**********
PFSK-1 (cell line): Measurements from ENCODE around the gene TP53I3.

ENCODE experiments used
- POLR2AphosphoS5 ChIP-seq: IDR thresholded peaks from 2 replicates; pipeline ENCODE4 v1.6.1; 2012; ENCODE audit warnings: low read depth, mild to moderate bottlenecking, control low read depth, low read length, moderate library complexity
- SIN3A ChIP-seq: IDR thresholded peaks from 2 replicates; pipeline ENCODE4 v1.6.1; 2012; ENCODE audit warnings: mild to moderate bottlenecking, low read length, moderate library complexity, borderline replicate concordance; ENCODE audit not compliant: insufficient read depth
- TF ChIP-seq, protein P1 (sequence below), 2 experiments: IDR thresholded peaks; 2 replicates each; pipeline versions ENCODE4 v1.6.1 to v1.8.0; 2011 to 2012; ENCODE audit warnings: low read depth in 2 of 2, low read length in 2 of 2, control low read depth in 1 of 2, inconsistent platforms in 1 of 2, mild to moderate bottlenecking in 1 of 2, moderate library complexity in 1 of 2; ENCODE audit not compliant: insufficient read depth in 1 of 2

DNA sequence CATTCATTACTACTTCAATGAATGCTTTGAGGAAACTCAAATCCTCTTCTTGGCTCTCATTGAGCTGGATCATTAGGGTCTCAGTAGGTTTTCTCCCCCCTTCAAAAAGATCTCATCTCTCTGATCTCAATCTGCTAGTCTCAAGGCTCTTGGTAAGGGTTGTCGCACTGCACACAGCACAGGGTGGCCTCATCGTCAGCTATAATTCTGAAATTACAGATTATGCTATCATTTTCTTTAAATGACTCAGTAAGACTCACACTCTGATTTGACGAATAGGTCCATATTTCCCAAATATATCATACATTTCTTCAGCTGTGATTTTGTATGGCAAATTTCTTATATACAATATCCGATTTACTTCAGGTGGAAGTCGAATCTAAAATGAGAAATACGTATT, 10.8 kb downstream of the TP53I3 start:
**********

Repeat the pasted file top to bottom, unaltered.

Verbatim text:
PFSK-1 (cell line): Measurements from ENCODE around the gene TP53I3.

ENCODE experiments used
- POLR2AphosphoS5 ChIP-seq: IDR thresholded peaks from 2 replicates; pipeline ENCODE4 v1.6.1; 2012; ENCODE audit warnings: low read depth, mild to moderate bottlenecking, control low read depth, low read length, moderate library complexity
- SIN3A ChIP-seq: IDR thresholded peaks from 2 replicates; pipeline ENCODE4 v1.6.1; 2012; ENCODE audit warnings: mild to moderate bottlenecking, low read length, moderate library complexity, borderline replicate concordance; ENCODE audit not compliant: insufficient read depth
- TF ChIP-seq, protein P1 (sequence below), 2 experiments: IDR thresholded peaks; 2 replicates each; pipeline versions ENCODE4 v1.6.1 to v1.8.0; 2011 to 2012; ENCODE audit warnings: low read depth in 2 of 2, low read length in 2 of 2, control low read depth in 1 of 2, inconsistent platforms in 1 of 2, mild to moderate bottlenecking in 1 of 2, moderate library complexity in 1 of 2; ENCODE audit not compliant: insufficient read depth in 1 of 2

DNA sequence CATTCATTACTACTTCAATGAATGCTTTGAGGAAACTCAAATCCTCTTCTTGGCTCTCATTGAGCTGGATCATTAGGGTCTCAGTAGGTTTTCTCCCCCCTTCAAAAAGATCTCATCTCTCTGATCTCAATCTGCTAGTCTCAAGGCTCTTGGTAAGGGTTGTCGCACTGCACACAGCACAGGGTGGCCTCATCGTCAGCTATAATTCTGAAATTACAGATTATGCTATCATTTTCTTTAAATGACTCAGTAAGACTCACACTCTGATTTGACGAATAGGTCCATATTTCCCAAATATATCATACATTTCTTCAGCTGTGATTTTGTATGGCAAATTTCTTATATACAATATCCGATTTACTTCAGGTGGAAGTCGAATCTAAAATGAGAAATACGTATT, 10.8 kb downstream of the TP53I3 start: